The Midwest propane shortage continues as frigid temperatures send demand for propane soaring and people struggle to heat their homes.
Officials from the Propane Research and Education Council are considering ideas for more strategically placed propane stockpiles that could service the Midwest in the future.
Even after employing all methods of delivery, propane business owner, Dennis Clark says the propane supply to the Midwest still isn’t enough.
“The price has gone down as much as a dollar, or a dollar and a quarter, so I think things are looking up just a little bit,” Clark says.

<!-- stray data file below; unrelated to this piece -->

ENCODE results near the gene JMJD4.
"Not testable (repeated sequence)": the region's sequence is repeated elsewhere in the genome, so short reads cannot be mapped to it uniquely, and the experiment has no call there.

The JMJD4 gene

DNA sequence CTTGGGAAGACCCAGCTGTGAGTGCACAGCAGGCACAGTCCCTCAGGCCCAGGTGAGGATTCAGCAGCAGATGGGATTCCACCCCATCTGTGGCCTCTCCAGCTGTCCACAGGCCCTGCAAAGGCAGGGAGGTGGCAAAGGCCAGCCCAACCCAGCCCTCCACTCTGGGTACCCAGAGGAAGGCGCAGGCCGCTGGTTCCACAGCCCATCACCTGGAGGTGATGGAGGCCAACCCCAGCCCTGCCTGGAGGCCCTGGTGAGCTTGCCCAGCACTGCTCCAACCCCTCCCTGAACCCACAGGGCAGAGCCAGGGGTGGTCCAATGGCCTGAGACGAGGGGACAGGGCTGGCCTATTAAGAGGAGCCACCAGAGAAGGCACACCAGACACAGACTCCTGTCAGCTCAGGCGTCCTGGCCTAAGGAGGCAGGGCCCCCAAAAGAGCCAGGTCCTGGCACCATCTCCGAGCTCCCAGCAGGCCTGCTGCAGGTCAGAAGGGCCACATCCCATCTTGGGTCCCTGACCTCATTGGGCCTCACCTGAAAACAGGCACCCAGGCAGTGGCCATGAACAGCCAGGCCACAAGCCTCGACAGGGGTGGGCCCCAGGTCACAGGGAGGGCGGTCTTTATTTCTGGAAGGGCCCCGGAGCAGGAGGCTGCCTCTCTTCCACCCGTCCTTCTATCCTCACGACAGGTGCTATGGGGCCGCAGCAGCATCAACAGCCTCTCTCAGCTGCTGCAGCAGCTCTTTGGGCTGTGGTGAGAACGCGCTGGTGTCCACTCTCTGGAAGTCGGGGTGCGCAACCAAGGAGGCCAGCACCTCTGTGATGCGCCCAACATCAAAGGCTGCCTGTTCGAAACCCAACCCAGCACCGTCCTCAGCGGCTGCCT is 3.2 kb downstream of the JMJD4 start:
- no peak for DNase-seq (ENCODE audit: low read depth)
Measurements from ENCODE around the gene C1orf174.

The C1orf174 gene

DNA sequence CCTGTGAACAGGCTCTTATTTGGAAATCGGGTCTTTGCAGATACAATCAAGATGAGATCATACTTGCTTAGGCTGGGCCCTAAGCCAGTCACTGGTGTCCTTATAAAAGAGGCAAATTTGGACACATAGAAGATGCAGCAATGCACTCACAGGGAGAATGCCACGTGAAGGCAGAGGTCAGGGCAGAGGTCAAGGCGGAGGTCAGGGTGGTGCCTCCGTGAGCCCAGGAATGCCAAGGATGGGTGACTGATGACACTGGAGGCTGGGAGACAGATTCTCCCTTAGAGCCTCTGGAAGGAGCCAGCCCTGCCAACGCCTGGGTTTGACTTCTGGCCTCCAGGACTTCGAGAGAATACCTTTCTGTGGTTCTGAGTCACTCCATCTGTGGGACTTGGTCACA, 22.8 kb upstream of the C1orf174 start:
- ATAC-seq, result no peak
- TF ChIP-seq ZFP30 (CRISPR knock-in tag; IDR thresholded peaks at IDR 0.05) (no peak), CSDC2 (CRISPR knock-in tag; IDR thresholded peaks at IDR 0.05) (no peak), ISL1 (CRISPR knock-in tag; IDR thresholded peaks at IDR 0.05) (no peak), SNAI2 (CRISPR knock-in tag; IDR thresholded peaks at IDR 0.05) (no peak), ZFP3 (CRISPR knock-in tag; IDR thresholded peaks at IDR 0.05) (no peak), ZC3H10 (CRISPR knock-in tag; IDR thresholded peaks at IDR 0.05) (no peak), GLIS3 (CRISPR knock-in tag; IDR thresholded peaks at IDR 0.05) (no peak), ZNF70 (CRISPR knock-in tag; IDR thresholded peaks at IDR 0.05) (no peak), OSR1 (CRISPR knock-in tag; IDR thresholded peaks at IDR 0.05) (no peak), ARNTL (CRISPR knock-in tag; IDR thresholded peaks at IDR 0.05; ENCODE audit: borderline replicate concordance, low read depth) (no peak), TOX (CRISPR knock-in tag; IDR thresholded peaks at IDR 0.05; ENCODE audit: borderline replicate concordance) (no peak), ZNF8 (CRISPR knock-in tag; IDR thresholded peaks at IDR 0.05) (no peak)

Clark has raised his propane cap from 200 to 250 gallons a delivery and the price has decreased since January from around $4.79 to $3.59 per gallon.
“We’re still hauling, we’re still keeping everybody warm. It’s just kind of difficult,” Clark says.
More propane is consumed in the Midwest than any other region because of the rural landscape and agricultural businesses. But the closest propane stockpile is located in Conway, Kansas – nearly 700 miles away.
Propane Research and Education Council CEO Roy Willi, says after years of mild winters, this winter has exposed weaknesses.
“I’m hoping that this winter gives us an opportunity to look at the weaknesses in storage, transportation, and production of propane in the Midwest,” Willis says.
Plans are still developing, but Willis says he would like to see laws created that help fund and expand storage infrastructure in the Midwest and for the federal government to consider a strategic reserve of propane, similar to petroleum reserves.